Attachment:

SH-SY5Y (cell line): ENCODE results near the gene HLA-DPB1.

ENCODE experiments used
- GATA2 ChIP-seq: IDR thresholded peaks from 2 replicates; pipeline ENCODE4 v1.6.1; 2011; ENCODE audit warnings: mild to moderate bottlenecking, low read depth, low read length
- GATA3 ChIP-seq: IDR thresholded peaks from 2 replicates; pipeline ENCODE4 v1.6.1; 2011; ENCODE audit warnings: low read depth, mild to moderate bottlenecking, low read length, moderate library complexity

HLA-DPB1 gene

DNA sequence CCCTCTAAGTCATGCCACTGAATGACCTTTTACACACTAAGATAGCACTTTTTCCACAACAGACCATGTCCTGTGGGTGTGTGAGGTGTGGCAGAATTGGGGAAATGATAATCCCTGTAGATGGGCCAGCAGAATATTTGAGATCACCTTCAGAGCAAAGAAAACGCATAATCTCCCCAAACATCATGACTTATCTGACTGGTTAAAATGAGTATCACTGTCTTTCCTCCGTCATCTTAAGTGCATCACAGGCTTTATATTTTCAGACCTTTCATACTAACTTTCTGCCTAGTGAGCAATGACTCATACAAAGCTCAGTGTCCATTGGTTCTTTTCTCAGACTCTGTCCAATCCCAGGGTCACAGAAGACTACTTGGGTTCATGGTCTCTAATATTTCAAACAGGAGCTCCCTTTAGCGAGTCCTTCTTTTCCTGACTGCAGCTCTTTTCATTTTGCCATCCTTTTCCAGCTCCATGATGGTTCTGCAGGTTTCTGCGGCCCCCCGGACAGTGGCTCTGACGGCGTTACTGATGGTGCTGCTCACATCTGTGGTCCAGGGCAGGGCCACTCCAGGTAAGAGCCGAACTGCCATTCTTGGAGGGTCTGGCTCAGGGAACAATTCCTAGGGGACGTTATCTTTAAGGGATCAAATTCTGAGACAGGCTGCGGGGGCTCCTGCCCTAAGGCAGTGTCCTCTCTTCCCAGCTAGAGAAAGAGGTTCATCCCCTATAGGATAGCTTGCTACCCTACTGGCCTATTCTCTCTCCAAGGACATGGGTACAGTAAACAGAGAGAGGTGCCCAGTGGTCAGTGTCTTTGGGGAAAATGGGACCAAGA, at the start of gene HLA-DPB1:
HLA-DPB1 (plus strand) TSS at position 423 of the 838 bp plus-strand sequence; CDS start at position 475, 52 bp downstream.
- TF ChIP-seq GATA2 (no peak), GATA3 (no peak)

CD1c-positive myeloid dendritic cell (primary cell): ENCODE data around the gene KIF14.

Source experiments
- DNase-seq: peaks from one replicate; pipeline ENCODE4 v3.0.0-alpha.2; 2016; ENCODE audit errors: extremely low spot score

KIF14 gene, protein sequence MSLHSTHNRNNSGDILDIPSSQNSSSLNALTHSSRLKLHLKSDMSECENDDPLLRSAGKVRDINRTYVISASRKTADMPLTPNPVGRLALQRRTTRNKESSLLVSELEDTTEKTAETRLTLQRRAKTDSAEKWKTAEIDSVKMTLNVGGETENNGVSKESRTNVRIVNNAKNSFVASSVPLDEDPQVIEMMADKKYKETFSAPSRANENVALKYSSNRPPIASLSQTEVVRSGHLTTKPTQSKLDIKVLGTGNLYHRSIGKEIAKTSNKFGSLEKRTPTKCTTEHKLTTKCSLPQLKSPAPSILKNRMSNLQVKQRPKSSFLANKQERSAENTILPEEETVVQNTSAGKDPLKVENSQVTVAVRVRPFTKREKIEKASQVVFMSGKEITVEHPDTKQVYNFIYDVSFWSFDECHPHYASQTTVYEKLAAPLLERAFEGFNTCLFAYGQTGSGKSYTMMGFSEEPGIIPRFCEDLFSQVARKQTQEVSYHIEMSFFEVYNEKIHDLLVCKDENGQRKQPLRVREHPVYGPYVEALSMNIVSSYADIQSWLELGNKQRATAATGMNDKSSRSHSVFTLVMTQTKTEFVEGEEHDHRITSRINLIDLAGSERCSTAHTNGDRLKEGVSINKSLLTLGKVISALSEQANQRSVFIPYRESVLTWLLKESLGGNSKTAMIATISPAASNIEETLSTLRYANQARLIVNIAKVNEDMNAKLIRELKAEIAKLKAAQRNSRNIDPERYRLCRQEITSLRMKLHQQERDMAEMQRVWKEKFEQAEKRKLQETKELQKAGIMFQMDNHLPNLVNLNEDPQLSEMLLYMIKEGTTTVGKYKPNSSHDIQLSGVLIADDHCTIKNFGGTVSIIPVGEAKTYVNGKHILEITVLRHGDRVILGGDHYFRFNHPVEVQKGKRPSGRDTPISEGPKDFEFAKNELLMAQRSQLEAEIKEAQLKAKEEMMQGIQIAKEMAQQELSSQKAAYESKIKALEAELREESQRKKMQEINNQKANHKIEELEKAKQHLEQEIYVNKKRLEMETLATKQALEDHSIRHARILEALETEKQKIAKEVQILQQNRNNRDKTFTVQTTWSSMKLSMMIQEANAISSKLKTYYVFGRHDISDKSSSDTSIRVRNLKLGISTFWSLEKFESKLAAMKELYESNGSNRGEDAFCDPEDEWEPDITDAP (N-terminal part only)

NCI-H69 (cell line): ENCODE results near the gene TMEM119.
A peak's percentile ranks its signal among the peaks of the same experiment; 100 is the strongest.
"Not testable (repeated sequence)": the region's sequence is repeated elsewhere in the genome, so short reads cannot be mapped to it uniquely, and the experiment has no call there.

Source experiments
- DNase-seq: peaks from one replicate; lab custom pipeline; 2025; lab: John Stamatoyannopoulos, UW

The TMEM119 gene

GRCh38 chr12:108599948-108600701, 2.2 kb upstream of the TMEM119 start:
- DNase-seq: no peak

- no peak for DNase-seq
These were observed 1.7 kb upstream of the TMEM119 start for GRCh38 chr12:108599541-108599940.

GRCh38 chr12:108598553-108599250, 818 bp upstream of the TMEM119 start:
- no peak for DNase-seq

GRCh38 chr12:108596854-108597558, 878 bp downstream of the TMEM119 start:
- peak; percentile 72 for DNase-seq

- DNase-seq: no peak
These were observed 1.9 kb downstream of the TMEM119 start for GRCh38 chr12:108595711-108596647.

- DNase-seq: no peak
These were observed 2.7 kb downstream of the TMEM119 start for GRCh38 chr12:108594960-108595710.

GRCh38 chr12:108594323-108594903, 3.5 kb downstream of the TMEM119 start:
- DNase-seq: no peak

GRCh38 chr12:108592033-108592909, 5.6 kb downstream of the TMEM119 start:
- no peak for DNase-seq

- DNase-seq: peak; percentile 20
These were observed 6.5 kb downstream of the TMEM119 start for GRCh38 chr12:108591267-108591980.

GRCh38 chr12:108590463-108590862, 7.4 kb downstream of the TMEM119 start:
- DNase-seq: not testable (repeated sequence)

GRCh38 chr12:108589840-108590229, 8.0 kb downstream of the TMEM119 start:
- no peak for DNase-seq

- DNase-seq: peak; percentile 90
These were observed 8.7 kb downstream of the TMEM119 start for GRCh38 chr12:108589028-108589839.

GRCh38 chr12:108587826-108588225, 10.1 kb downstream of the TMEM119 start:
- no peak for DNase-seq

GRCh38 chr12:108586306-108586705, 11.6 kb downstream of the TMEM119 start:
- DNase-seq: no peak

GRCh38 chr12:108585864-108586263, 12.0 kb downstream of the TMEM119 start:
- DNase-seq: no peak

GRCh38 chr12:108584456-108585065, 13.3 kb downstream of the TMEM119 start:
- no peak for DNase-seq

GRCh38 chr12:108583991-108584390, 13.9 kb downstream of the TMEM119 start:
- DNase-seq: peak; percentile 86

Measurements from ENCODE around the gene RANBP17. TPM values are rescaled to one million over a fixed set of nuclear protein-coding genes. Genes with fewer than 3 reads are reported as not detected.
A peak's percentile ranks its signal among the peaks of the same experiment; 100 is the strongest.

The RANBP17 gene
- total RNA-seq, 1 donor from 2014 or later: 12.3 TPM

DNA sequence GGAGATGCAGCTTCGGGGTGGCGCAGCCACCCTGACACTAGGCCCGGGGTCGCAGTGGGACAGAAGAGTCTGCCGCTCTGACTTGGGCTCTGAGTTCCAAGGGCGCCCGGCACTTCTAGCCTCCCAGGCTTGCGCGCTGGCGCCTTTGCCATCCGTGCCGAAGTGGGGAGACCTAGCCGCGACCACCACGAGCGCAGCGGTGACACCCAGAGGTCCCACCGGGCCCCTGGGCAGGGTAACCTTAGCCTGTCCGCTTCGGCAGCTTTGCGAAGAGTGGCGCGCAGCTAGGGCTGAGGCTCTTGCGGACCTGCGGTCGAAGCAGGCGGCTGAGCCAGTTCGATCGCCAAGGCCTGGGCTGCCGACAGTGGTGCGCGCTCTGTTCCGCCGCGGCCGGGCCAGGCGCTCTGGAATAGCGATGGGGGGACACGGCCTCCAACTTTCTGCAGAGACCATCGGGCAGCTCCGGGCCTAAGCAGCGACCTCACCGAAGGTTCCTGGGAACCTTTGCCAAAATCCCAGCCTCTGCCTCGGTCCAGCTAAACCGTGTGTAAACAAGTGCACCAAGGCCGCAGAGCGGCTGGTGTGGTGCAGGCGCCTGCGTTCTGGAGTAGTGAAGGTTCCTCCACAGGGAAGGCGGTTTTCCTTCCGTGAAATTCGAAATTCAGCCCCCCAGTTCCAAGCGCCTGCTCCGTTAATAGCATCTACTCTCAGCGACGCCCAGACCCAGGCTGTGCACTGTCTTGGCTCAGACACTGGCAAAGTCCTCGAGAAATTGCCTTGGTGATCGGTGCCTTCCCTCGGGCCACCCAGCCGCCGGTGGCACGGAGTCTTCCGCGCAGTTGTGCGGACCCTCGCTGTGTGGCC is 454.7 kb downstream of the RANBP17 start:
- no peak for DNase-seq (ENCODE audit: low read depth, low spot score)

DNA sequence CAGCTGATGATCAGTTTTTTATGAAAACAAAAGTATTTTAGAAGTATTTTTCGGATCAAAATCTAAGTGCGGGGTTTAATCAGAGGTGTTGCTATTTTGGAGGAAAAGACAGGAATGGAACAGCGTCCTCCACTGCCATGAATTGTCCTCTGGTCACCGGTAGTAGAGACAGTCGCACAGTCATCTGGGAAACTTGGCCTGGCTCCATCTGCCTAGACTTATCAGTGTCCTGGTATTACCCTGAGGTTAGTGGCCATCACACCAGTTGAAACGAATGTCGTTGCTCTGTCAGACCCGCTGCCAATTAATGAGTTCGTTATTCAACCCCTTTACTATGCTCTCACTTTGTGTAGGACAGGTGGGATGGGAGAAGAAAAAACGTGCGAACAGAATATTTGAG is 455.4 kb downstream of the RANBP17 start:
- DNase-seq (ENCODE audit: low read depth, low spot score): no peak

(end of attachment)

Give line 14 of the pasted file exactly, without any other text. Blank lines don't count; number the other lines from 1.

A peak's percentile ranks its signal among the peaks of the same experiment; 100 is the strongest.